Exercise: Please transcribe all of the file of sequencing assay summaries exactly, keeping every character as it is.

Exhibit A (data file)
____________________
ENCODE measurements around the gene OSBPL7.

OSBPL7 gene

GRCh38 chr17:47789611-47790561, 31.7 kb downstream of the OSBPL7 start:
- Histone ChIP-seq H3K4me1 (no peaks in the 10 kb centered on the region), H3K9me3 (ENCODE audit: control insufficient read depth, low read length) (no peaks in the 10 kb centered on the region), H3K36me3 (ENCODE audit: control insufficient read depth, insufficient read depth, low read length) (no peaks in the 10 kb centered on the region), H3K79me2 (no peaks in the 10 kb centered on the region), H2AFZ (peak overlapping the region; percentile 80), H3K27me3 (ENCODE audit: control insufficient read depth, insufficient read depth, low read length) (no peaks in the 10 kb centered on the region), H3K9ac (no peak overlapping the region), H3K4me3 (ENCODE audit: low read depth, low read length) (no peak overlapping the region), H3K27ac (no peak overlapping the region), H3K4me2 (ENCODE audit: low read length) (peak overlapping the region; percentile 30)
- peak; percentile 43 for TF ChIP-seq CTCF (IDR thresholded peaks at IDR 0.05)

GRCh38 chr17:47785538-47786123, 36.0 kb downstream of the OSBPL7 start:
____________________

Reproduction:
ENCODE measurements around the gene OSBPL7.

OSBPL7 gene

GRCh38 chr17:47789611-47790561, 31.7 kb downstream of the OSBPL7 start:
- Histone ChIP-seq H3K4me1 (no peaks in the 10 kb centered on the region), H3K9me3 (ENCODE audit: control insufficient read depth, low read length) (no peaks in the 10 kb centered on the region), H3K36me3 (ENCODE audit: control insufficient read depth, insufficient read depth, low read length) (no peaks in the 10 kb centered on the region), H3K79me2 (no peaks in the 10 kb centered on the region), H2AFZ (peak overlapping the region; percentile 80), H3K27me3 (ENCODE audit: control insufficient read depth, insufficient read depth, low read length) (no peaks in the 10 kb centered on the region), H3K9ac (no peak overlapping the region), H3K4me3 (ENCODE audit: low read depth, low read length) (no peak overlapping the region), H3K27ac (no peak overlapping the region), H3K4me2 (ENCODE audit: low read length) (peak overlapping the region; percentile 30)
- peak; percentile 43 for TF ChIP-seq CTCF (IDR thresholded peaks at IDR 0.05)

GRCh38 chr17:47785538-47786123, 36.0 kb downstream of the OSBPL7 start: